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Thus far my exploration has centered around the following definitions and theorems from my book, but I have not been able to link them together in a proof:

  1. Fundamental theorem of linear maps
  2. $\dim V/U = \dim V-\dim U$
  3. $V/U = \{\vec{v} + U : \vec{v} \in V\}$
  4. $\widetilde{T} \in \mathcal{L}(V/(\operatorname{null}T),W)$ defined by $\widetilde{T}(\vec{v}+\operatorname{null} T)=T\vec{v}$

I think this exercise is meant to foreshadow "Linear Functionals" which we have not learned about yet, and so I want to show this without using them.

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2 Answers 2

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Hint: As usual in linear algebra, everything becomes easier when we have chosen an appropriate basis. Choose one of $U$ (say $u_1, \dots, u_n$) and extend it to a basis of $V$ (say $u_1, \dots, u_n, v_1$). Try to define a linear map $\varphi: V \rightarrow \mathbb{F}$ that has the desired properties in terms of this basis.

If you can't figure it out yourself, it is a special case of this Prove $\exists T\in\mathfrak{L}(V,W)$ s.t. $\text{null}(T)=U$ iff $\text{dim}(U)\geq\text{dim}(V)-\text{dim}(W)$.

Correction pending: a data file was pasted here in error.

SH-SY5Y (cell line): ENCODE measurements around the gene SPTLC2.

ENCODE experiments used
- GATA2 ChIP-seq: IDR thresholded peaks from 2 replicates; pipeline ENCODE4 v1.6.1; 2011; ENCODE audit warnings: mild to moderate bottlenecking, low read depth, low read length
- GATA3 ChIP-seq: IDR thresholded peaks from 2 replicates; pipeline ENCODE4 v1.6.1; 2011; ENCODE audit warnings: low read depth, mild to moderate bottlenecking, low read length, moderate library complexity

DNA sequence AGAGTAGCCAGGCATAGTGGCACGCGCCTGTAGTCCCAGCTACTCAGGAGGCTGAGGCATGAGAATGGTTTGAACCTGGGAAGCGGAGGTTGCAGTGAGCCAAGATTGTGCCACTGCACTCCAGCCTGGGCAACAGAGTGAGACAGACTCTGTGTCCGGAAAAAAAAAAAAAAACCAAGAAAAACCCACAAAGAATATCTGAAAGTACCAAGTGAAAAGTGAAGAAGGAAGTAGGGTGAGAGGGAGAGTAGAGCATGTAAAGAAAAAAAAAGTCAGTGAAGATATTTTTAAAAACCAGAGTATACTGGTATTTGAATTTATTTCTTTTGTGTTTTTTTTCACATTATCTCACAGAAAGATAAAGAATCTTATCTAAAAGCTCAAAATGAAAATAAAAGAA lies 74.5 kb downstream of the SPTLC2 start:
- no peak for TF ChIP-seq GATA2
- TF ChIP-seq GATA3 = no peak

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  • $\begingroup$ Sir, I've been working on this suggestion. Wouldn't the extension of the basis of need n+1 additional vectors in order for the hypothesis criteria to hold? Or does that not matter for your suggestion to work? In any case, I am not creative, so I imagine I'll be peeking at that link pretty soon. $\endgroup$ Commented Apr 3, 2017 at 23:33
  • $\begingroup$ @rocksNwaves We have $1=dim(V/U)=dim(V)-dim(U)$. Hence, we need only 1 additional basis vector, when we extend the basis of $U$ to a basis of $V$. $\endgroup$ Commented Apr 4, 2017 at 9:35
  • $\begingroup$ @SeverinSchraven If we are given $\dim(V/U)=1$, I am not sure if this implies that $V$ is finite-dimensional. According to a result in the textbook Linear Algebra Done Right by Sheldon Axler, we require that $V$ be finite-dimensional and $U$ be a subspace of $V$ in order to use the formula $\dim V/U=\dim V-\dim U$. $\endgroup$
    – Cookie
    Commented Jul 21, 2019 at 18:32
  • $\begingroup$ @Cookie Of course you are right. But the tag says Linear Algebra, thus the implicite assumption is that our spaces are finite-dimensional. However, the same argument can be done in a way such that it works in any dimension. $\endgroup$ Commented Jul 21, 2019 at 20:19
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This answer is what I came up with in response to the hint given me by Severin Schraven:

Take a basis in $U$:

$$B_{U} = \{u_{1},...,u_{n}\}$$

Extend $B_{U}$ to a basis in $V$:

$$B_{V} = \{u_{1},...,u_{n},v_{1}\}$$

Then

$$\forall v \in V, v= \lambda_{1}u_{1} +\,...\,+\lambda_{n}u_{n}+\lambda_{n+1}v_{1}$$

Then define $\varphi :V\rightarrow \mathbb{F}$: $$ \forall v \in V, \,\varphi(v) = \lambda_{n+1}$$

So, $$ v \in U \rightarrow\lambda_{n+1}=0\\ v\notin U \rightarrow \lambda_{n+1} \not = 0$$

Thus null $\varphi$ = $U$.

And this mapping is linear, completing the proof.

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